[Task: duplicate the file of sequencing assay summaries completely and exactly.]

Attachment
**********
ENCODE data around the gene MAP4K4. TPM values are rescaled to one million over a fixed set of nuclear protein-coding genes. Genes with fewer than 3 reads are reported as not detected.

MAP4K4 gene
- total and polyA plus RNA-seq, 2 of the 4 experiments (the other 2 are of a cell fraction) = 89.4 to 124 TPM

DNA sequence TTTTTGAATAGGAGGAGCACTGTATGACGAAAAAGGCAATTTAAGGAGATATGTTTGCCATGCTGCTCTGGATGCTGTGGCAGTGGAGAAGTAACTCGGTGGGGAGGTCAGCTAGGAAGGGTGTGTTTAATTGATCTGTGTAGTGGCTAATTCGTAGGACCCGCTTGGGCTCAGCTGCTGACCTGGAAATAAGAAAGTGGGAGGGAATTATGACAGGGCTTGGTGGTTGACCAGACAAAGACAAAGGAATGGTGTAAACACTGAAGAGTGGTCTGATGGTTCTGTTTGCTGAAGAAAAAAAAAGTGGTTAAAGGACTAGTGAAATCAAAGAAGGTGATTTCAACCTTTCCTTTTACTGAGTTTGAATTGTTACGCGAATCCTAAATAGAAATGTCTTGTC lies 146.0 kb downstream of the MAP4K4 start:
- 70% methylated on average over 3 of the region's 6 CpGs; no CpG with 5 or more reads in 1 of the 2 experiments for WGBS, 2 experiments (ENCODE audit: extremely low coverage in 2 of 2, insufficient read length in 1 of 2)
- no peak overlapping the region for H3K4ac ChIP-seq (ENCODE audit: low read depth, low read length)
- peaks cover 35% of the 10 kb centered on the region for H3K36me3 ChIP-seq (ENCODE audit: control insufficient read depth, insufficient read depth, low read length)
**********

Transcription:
ENCODE data around the gene MAP4K4. TPM values are rescaled to one million over a fixed set of nuclear protein-coding genes. Genes with fewer than 3 reads are reported as not detected.

MAP4K4 gene
- total and polyA plus RNA-seq, 2 of the 4 experiments (the other 2 are of a cell fraction) = 89.4 to 124 TPM

DNA sequence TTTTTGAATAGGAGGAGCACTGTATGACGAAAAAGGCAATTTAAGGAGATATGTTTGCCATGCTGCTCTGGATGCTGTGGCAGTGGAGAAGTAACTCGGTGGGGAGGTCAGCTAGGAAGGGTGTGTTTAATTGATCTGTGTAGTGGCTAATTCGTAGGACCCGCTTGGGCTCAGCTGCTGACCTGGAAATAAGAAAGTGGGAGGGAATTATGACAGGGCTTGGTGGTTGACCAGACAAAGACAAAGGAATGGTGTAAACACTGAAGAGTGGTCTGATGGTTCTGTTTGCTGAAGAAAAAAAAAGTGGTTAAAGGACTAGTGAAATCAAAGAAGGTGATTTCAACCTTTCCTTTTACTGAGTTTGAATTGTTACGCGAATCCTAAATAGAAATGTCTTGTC lies 146.0 kb downstream of the MAP4K4 start:
- 70% methylated on average over 3 of the region's 6 CpGs; no CpG with 5 or more reads in 1 of the 2 experiments for WGBS, 2 experiments (ENCODE audit: extremely low coverage in 2 of 2, insufficient read length in 1 of 2)
- no peak overlapping the region for H3K4ac ChIP-seq (ENCODE audit: low read depth, low read length)
- peaks cover 35% of the 10 kb centered on the region for H3K36me3 ChIP-seq (ENCODE audit: control insufficient read depth, insufficient read depth, low read length)